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MS specialist says I'm too old for MS

Hi,

I saw the MS specialist end of June, I kept a record of my symptoms for the time the flare up lasted which was about 8 weeks. He didn’t think it was MS he said there would be flare up then nothing for a long time, so my symptoms weren’t presenting in an MS way?! He then said at 51 I was really too old to be diagnosed with MS.

He showed my MRI brain images which had many lesions again said that they were not MS lesions except one in particular, so ordered a lumbar puncture, neck MRI and evoked potential testing. Had the MRI and LP last week.

He said that it could be blood vessel disease/vasculitis that would mimick MS and was 60/40 against it being MS. Anyway I ended up in hospital two weeks ago as my right side face to foot went numb over a period of a couple of hours, to the point where the pins/needles turned to completely numb. Whilst in hospital the neurologist asked what I wanted out of the process of tests which sent me in a downward spiral of tears and frustration. Clearly I want to know what it is and something to help manage the symptoms. I was given noritryptaline 10mg and I discharged myself due to feeling like I was being a nuisance and not believed. He did say that as I’m getting older (51) things do go wrong and my MRI is typical of others my age.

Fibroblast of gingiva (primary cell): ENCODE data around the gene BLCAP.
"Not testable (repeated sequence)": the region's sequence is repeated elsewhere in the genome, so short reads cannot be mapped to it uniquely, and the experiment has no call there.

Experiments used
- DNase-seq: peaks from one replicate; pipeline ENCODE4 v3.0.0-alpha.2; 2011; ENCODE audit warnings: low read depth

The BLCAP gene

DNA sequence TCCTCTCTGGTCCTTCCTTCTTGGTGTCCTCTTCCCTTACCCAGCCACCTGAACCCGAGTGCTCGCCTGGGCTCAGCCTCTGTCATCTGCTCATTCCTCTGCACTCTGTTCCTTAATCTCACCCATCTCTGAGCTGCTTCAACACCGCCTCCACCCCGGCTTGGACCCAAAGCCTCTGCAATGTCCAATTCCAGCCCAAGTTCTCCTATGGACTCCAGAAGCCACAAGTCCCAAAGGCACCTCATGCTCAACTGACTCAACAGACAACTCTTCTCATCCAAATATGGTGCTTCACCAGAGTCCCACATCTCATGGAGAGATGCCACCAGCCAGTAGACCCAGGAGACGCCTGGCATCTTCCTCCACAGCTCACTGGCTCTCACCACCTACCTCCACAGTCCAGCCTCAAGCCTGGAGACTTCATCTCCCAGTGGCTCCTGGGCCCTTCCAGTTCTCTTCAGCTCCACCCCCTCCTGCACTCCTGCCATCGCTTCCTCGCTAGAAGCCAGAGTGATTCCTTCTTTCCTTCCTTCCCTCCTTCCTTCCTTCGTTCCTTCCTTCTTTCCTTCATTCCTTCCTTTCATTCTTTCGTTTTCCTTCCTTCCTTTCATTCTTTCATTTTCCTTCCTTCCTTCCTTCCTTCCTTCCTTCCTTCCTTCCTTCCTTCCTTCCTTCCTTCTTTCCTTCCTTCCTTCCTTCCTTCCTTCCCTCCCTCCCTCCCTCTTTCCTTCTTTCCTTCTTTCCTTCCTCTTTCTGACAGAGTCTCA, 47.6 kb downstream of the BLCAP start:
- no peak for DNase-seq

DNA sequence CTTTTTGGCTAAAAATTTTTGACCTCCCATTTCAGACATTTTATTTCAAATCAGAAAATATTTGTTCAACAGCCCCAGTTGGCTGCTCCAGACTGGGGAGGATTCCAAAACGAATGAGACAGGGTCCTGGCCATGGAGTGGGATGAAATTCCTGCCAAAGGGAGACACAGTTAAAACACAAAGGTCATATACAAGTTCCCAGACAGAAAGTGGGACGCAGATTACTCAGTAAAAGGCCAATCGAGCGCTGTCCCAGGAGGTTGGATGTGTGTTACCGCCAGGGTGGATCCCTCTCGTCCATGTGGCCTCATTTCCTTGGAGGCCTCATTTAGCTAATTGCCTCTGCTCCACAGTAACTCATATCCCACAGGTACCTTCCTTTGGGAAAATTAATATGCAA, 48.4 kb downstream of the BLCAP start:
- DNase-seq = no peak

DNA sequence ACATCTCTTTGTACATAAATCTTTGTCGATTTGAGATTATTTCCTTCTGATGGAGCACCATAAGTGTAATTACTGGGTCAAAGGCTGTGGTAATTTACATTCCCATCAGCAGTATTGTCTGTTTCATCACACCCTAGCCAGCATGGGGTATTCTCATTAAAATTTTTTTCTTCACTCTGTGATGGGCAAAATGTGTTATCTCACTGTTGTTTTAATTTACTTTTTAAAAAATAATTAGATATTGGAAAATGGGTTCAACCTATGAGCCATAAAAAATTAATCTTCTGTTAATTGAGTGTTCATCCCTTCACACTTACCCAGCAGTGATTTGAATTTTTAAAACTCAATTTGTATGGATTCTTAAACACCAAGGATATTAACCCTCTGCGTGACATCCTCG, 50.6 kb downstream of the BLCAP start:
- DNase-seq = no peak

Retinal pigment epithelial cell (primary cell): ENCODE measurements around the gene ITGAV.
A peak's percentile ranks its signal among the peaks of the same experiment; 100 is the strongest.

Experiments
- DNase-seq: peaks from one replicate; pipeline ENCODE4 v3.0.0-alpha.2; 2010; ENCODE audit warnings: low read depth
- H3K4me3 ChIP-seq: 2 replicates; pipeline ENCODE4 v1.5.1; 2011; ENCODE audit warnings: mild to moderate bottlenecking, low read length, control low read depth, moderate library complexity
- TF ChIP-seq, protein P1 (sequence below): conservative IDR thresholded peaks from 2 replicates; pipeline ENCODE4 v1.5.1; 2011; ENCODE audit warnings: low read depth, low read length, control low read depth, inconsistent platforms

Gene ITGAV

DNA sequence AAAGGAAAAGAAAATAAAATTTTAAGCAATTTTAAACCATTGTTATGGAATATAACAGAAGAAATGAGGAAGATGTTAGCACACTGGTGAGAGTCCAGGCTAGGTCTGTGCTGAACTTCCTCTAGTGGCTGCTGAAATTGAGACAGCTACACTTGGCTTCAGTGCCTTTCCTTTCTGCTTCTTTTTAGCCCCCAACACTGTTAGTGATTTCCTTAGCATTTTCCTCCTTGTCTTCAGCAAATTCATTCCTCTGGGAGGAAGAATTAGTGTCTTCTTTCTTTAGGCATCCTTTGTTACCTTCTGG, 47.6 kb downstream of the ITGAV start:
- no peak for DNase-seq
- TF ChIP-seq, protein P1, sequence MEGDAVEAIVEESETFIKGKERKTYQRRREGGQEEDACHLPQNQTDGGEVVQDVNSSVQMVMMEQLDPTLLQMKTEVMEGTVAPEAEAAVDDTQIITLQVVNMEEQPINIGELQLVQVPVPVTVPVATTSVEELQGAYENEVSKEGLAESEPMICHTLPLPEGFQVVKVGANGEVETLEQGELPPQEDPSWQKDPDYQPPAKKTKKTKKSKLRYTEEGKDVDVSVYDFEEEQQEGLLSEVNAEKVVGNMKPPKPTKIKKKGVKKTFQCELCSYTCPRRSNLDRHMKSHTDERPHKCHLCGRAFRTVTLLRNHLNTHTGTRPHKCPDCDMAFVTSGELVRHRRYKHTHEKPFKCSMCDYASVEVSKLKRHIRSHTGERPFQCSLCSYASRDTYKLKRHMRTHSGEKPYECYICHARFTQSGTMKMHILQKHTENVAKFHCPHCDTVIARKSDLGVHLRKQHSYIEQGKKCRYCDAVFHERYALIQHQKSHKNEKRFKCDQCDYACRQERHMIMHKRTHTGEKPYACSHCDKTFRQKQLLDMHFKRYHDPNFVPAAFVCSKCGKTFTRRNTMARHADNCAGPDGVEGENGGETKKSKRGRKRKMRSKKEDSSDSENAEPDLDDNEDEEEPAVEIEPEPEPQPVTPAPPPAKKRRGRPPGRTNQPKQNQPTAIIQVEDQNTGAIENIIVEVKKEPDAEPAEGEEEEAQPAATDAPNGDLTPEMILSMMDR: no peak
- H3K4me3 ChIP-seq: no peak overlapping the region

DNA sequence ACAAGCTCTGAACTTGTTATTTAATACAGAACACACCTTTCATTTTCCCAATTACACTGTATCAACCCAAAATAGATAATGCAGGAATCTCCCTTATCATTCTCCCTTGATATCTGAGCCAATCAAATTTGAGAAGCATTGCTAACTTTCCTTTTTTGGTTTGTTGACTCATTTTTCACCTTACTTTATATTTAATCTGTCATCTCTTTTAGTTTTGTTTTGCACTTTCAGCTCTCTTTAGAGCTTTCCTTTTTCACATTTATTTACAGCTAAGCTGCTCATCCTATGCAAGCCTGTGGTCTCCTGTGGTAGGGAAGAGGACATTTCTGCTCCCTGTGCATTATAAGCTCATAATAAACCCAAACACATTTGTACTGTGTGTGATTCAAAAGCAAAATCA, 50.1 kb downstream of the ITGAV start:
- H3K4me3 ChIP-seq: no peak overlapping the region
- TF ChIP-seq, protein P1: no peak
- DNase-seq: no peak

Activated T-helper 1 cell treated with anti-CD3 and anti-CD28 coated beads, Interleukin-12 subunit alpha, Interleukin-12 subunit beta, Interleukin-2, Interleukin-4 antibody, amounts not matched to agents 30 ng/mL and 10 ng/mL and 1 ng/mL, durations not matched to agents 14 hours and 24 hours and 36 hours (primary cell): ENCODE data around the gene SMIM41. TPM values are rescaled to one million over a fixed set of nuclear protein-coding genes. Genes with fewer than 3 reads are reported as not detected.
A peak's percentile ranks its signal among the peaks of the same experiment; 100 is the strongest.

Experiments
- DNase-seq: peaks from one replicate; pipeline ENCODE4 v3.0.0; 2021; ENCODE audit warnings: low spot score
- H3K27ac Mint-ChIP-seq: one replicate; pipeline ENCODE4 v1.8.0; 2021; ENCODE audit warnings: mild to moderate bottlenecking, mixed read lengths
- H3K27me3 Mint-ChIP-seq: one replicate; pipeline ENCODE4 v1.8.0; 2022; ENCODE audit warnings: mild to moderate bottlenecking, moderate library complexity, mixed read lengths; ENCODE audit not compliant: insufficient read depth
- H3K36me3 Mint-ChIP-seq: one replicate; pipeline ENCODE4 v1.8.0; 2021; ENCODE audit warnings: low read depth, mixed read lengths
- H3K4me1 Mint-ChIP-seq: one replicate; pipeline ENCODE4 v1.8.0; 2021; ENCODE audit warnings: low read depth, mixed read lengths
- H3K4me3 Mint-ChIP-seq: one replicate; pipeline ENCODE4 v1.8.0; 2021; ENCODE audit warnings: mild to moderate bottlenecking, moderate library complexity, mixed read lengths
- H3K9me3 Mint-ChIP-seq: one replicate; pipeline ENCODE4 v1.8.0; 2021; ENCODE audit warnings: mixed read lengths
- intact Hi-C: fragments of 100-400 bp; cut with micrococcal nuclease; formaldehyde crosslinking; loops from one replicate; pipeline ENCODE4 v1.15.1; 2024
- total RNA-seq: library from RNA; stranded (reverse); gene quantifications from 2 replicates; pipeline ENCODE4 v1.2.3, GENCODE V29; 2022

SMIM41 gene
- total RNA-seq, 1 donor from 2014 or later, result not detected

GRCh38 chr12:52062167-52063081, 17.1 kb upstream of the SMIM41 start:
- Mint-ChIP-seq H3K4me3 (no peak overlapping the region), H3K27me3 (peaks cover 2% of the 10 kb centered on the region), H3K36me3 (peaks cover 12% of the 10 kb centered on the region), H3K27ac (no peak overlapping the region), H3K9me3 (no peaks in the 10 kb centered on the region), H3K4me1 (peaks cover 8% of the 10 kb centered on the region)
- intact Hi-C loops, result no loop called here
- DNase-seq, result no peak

I didn’t have the will to go through what’s been happening over last 12 months and the flare ups I’ve had of neurological symptoms which have affected my daily life tenfold.

Im still off work, my work expect a diagnosis, me to be medicated and back as soon as possible to tick the right box for them. The pressure of worrying about what the heck is wrong along with does anyone actually believe me and worrying about work doesn’t help at all.

I suppose I’ve needed to have a bit of a rant but it’s so frustrating and I have learned patience but my patience doesn’t extend to being told its my age!! The evidence is there…

Lou :frowning:

Hello Lou,

If it is any consolation, I was diagnosed with relapsing MS in February this year. Being a 59 year old male, I certainly don’t fit the usually accepted profile of the newly diagnosed as being a young woman in her twenties! Perhaps asking for a second opinion, would at least put your mind at rest.

Hello Lou

Your ‘MS specialist’ is talking nonsense. You can be diagnosed with MS from any age to any age. Try telling some poor sod diagnosed at age 17 that they’re too young, and you’ll soon find out, MS is no respecter of age.

In addition to which, for all this neurologist knows, you’ve had MS for years and not known it.

Are you certain this doctor is an MS specialist? And not a neurologist who perhaps specialises in some other area?

Have a look at this piece of research https://www.mstrust.org.uk/research/research-updates/update131014-can-ms-begin-over-fifties It shows very clearly that whilst not as common as people in their 20s and 30s, it is entirely reasonable to be diagnosed over the age of 50.

You have done all the right things, like keeping records of symptoms.

When do you get the results from the LP and MRI? And when is your VEP test? Once you have all the results of these, your doctor may be able to conclusively state whether or not it is MS. Only then will you feel as though you can move on with life, work and everything else.

Meanwhile, don’t apologise about needing to rant a little. You deserve to.

Sue